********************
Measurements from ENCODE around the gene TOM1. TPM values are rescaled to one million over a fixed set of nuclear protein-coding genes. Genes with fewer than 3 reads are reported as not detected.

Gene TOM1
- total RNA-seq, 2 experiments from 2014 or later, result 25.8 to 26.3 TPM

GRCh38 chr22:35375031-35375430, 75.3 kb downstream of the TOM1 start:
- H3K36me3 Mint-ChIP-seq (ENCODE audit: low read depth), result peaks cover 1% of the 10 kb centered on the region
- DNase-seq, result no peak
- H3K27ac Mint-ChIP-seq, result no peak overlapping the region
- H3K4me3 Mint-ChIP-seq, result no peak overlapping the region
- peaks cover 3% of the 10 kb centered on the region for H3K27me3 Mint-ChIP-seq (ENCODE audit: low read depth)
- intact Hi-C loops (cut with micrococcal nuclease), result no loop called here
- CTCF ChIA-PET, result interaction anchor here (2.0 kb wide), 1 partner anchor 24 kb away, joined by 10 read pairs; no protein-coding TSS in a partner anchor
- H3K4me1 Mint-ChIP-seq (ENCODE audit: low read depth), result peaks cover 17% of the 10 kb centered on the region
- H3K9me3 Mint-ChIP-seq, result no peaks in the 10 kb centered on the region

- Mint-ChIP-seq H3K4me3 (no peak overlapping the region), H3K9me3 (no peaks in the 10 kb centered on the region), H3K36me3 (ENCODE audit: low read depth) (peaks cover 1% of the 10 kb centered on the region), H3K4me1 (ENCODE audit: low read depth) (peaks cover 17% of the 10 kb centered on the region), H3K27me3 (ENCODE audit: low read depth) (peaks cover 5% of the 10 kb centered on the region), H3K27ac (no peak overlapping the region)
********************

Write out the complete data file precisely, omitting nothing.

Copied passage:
Measurements from ENCODE around the gene TOM1. TPM values are rescaled to one million over a fixed set of nuclear protein-coding genes. Genes with fewer than 3 reads are reported as not detected.

Gene TOM1
- total RNA-seq, 2 experiments from 2014 or later, result 25.8 to 26.3 TPM

GRCh38 chr22:35375031-35375430, 75.3 kb downstream of the TOM1 start:
- H3K36me3 Mint-ChIP-seq (ENCODE audit: low read depth), result peaks cover 1% of the 10 kb centered on the region
- DNase-seq, result no peak
- H3K27ac Mint-ChIP-seq, result no peak overlapping the region
- H3K4me3 Mint-ChIP-seq, result no peak overlapping the region
- peaks cover 3% of the 10 kb centered on the region for H3K27me3 Mint-ChIP-seq (ENCODE audit: low read depth)
- intact Hi-C loops (cut with micrococcal nuclease), result no loop called here
- CTCF ChIA-PET, result interaction anchor here (2.0 kb wide), 1 partner anchor 24 kb away, joined by 10 read pairs; no protein-coding TSS in a partner anchor
- H3K4me1 Mint-ChIP-seq (ENCODE audit: low read depth), result peaks cover 17% of the 10 kb centered on the region
- H3K9me3 Mint-ChIP-seq, result no peaks in the 10 kb centered on the region

- Mint-ChIP-seq H3K4me3 (no peak overlapping the region), H3K9me3 (no peaks in the 10 kb centered on the region), H3K36me3 (ENCODE audit: low read depth) (peaks cover 1% of the 10 kb centered on the region), H3K4me1 (ENCODE audit: low read depth) (peaks cover 17% of the 10 kb centered on the region), H3K27me3 (ENCODE audit: low read depth) (peaks cover 5% of the 10 kb centered on the region), H3K27ac (no peak overlapping the region)